Batteries in South Australia earn $1 million over two days

December 24, 2019

Big battery south australia tesla

Grid-scale batteries in South Australia earned almost $1 million from the energy market over two days from 19-20 December 2019 (see Figure 1) as the nation sweat through an extreme heatwave.

This revenue is just from arbitraging the wholesale energy market and includes the cost of charging the batteries as well as marginal loss factors (MLFs). It does not include revenue from frequency control ancillary services (FCAS) or any bilateral contracts.

Energy market revenue South Australia batteries

These earnings will be especially welcome news for Infigen’s new 25 MW/52 MWh Lake Bonney battery. The Lake Bonney battery, which cost $38 million, was only recently energised (October 2019) and appears to have started commercial operation in late November (see Figure 2).

Infigen Lake Bonney Battery

The 100/129 MWh Hornsdale Power Reserve (HPR) has been operating the longest (since late 2017). Despite being a bigger battery, the HPR earned similar revenue to the Lake Bonney battery. This is because the HPR has only 30 MW/119 MWh available for commercial operation in the energy market.

We recently published a comprehensive 21 month analysis of how the Hornsdale battery has been operating, bidding, and earning revenue from energy arbitrage and all eight FCAS markets. Our independent analysis is supported by the Australian Energy Storage Alliance and has proven to be a very valuable resource for developers and investors of battery storage. In 2020, the HPR will be getting 50% bigger and will be demonstrating a range of new grid services, including fast frequency response.

Batteries seize opportunity as Australia sweats through three hottest days on record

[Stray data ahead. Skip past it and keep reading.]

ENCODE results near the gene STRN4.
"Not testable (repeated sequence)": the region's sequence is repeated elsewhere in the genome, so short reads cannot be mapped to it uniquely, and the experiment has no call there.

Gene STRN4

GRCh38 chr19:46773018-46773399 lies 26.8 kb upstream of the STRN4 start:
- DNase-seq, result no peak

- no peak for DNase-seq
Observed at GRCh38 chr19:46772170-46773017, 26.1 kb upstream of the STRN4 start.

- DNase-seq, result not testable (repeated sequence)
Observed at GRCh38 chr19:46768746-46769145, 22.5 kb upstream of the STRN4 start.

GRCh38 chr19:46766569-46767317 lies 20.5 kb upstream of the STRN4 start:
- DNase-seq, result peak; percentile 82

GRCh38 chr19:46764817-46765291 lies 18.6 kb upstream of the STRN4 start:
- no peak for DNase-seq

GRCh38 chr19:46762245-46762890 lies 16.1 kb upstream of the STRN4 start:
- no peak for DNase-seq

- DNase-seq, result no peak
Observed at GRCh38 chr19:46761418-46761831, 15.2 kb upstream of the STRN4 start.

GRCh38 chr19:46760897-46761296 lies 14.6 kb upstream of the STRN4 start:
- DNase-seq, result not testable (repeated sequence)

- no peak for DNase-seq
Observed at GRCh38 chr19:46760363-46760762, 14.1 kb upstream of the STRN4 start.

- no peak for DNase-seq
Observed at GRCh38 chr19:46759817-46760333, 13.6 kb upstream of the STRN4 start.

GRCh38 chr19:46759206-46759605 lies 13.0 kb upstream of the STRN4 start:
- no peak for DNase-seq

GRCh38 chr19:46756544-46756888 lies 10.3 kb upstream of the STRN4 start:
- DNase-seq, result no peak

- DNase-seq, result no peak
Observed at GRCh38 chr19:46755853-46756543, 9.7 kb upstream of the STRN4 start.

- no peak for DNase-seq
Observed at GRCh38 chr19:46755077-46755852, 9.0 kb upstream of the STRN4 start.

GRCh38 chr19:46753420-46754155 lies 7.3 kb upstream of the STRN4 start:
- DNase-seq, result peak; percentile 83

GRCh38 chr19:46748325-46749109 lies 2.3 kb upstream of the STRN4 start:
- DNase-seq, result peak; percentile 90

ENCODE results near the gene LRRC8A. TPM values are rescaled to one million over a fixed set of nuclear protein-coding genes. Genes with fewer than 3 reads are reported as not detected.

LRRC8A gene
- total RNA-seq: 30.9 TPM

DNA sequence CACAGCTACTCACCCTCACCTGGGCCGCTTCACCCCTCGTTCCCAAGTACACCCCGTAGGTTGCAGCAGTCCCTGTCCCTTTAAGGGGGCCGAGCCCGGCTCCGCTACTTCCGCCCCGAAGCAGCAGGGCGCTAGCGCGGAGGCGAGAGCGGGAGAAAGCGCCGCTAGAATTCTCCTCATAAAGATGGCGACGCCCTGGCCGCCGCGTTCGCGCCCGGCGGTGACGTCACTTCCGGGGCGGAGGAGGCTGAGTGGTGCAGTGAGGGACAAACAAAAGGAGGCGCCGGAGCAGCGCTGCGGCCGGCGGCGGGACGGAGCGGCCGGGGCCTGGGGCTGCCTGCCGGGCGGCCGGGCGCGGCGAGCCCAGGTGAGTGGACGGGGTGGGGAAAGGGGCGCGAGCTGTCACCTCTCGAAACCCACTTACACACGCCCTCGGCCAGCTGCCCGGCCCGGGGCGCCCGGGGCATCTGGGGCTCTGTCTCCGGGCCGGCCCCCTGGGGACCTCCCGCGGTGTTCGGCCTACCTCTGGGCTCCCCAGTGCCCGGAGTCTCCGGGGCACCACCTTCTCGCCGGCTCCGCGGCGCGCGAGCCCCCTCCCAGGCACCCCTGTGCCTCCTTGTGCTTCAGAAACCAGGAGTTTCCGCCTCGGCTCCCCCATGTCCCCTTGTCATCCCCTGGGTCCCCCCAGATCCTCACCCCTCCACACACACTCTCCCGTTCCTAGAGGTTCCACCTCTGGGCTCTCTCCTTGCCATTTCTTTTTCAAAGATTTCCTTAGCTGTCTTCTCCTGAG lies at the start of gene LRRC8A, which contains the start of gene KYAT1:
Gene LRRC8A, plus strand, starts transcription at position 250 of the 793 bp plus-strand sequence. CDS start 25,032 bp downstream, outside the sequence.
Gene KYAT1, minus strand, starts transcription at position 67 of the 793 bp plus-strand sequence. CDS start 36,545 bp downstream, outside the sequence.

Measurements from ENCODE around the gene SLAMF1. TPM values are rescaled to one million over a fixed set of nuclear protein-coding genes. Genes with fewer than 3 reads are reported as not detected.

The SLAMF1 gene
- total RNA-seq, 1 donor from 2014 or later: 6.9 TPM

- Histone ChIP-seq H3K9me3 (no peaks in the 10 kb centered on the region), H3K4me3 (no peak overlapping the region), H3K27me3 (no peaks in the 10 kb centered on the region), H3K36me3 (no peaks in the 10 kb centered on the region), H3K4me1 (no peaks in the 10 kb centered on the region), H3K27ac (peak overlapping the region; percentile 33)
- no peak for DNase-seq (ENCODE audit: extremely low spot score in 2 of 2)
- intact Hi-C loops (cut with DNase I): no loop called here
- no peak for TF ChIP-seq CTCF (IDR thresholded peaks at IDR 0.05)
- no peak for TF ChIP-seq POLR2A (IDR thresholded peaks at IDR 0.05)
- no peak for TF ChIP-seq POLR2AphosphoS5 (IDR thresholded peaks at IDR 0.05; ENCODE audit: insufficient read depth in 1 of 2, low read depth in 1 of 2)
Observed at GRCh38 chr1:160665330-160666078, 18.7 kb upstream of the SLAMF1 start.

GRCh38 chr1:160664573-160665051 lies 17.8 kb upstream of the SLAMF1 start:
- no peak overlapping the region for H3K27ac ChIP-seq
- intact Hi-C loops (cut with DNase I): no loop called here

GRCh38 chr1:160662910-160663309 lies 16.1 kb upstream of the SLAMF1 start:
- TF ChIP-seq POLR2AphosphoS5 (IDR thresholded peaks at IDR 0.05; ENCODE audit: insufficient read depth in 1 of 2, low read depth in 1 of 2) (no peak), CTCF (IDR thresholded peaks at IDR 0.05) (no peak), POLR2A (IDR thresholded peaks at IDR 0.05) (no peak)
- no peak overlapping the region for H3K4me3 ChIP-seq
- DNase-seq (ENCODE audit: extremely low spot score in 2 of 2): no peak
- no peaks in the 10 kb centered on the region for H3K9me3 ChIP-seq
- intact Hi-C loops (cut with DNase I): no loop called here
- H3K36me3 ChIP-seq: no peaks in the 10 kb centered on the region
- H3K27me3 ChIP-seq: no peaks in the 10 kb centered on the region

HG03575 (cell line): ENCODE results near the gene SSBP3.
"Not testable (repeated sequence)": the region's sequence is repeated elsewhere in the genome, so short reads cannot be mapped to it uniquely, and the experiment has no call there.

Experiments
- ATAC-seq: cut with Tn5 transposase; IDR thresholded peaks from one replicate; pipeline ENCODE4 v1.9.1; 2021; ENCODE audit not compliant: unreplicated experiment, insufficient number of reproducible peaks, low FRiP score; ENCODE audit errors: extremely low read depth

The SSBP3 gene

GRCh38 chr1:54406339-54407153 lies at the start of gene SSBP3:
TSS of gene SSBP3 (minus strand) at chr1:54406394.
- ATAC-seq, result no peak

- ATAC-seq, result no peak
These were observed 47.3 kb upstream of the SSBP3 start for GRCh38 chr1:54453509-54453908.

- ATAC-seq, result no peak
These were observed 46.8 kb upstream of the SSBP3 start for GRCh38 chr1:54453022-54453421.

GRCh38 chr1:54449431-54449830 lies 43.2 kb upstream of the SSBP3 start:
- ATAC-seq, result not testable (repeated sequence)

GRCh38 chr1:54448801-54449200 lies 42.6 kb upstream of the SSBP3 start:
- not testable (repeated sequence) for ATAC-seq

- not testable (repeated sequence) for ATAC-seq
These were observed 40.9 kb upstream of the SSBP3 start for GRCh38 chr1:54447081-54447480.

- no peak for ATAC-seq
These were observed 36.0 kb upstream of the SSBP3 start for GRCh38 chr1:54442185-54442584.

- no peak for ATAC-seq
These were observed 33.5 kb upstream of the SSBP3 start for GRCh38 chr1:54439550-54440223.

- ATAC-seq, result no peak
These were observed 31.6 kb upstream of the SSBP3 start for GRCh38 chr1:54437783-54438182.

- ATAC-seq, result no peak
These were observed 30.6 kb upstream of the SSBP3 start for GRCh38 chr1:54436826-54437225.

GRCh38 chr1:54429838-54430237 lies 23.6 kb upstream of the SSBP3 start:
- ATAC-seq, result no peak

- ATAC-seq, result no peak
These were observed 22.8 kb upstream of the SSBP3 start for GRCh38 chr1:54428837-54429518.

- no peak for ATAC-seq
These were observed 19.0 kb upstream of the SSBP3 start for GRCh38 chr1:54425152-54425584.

The very high daily revenue earned by batteries last week coincided with the first price volatility of the season. The spot price in South Australia hit the market cap of $14,700/MWh for an hour on Thursday 19 December (see Figure 3). Tuesday, Wednesday, and Thursday of that week were the three hottest days ever recorded in Australia.

South Australia December 2019 electricity generation spot price

Figure 3 shows that the high pricing also coincided with low electricity generation from wind and solar. As a result, expensive gas and diesel generators were needed to meet demand. Being both dispatchable and fast responding, batteries were well placed to take advantage of this volatility in pricing.

This highlights a broader economic challenge for wind and solar farms. Wind and solar farms have a marginal cost of zero. As a result, they put significant downward pressure on electricity prices at the time at which they are generating electricity. However, because they are weather dependent, their operators cannot ramp up production to take advantage of high prices.

As the uptake of variable renewable energy grows, the earnings gap between renewables and other market participants will continue to increase. Energy storage is of course, one of the solutions to this problem. Thus, we can expect renewable energy projects to increasingly incorporate storage to help manage this risk.


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Author: Marija Petkovic, Founder & Managing Director of Energy Synapse
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Wholesale electricity prices reach record highs

August 29, 2019

Wholesale electricity prices reach record highs

Financial year ending June 2019 saw wholesale electricity prices rise in every state in the National Electricity Market (NEM). Victoria had the highest increase on the previous financial year at 19%, followed by South Australia (12%), Queensland (10%), New South Wales (8%), and Tasmania (3%) (see Figure 1). This data has been compiled using NemSight, a software developed by Creative Analytics (part of the Energy One group).

wholesale electricity prices at record highs

Wholesale electricity prices have tripled over the past decade in Victoria and Tasmania and have doubled in Queensland, NSW, and South Australia. This energy crisis has been brought about by a combination of factors coming together. These include high gas prices, a decade of policy uncertainty, exit of ageing generation, lack of competition, outdated market rules, and more. And it is still very much on-going. Prices in South Australia, Victoria, and NSW all reached record highs in the 2019 financial year.